5. Schorschbräu, Germany (Schorschbock, 43% ABV)
Talk about a vindictive beer. The wonderful brewers at Schorschbräu were not happy with Brew Dog making a beer stronger than theirs, so they created this short-run brew in retaliation. Known in Germany as an “Eisbock,” and using a similar freeze method, Schorschbock maxes out at 43% ABV. That’s an average whisky strength and, unlike its monochromatic rival, tastes like brandy or scotch.
It pours dead with no head whatsoever, and is a light to darkish brown in color. As you might expect, this brew is thick, oily and, like a good wine, has legs that run down the glass when you swirl it. The taste is strong with caramel notes and woody malt, finishing with a strong sweet bitterness.
4. Brew Dog, Scotland (End Of History, 55% ABV)
The war continues. In retaliation, Brew Dog unleashed “The End Of History” as a repost to their Germanic rivals. Part of a small batch brew, and sporting a £500 price tag, this beer also boasted the title of most expensive beer in the world. Each bottle was uniquely styled, and as eccentric as the brewers who made it.
How eccentric? Well, a simple label would not suffice for such a strong beer, so the boys at Brew Dog did away with them altogether, and instead stuffed each bottle into various taxidermy animals, made from local road kill.
A lot of forethought was put into this, and the patience truly does show – even the beer’s “title” has been thought out, and is an homage to the American philosopher Francis Fukuyama suggesting that this “brew is to beer as democracy is to history.” It also hinted that this would be the last of Brew Dog’s high-strength tipples.
More than a beer, this extremely powerful brew tastes as though it has been left to float in a batch of scotch. The beer itself seems almost an afterthought, though hints of marzipan and raisin come through in the finish: a reminder that, underneath the veneer, this is still a very good and actually quite humble beer.
3. Schorschbräu, Germany (Schorschbock Finis Coronat Opus, 57% ABV)
Perhaps there was a reason that Brew Dog stopped when they did; its eventual unseater is just plain unforgiving, with a Latin name that translates to “the end crowns the work.” This beer is like bitumen: thick, unpalatable, and will probably do something vicious to your insides. It’s a robust Eisbock akin to a fine peaty scotch in how it burns as you drink it. Quite frankly, it offends all five senses, so if you’re into that sort of thing, drink away.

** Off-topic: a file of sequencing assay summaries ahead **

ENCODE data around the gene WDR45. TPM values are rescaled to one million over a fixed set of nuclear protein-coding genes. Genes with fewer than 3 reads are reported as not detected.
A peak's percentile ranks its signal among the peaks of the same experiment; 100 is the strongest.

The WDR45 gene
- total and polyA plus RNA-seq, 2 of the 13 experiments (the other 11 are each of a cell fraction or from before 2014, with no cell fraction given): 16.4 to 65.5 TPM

With warming malts and heavy sugary undertones, there’s no head, it is deceptively still for such a vindictive explosion of boozy power. This is not a drink to consume alone, but with friends. If you can lay hands on a bottle, it certainly is an experience.
2. T’koelschip, The Netherlands (Start The Future, 60% ABV)
With the competition between Brew Dog and Schorschbräu over, Dutch brewer T’koelschip stepped into the fracas with its own super-strength behemoth of a beer, an Eisbock named Start The Future. This is a playful dig at the Brew Bog boys’ “The End Of History’. It pours a pallid amber color, with a very strong boozy nose. It’s viscous, with a hint of fruit and a bitter floral hop finish
This is an impressive beer, though once you approach the 60% ABV margin, you begin to sacrifice flavor for pure strength. As an experience, this beer will be remembered fondly, by both you and the poor souls you talked into drinking it.
1. Brewmeister, Scotland (Armageddon, 65% ABV)
This one is just plain scary. An insane new brewery called Brewmeister crafted the aptly-named Armageddon, which rivals the strengths of hard hitting special batch scotch whisky’s such as Edradours’ (65%), and Laphroaig’s Quarter Cask (62%.) It’s somehow both extremely bitter (with the consistency of a weak gravy,) and surprisingly mild, with none of the hard-hitting alcohol taste present in other high-strength beers.
However they achieved such a miracle, Armageddon still clocks in at an absolutely evil 65% APV, and is currently the strongest beer in the world. Until somebody dares break the 70% barrier, that is. And yes, that is a challenge.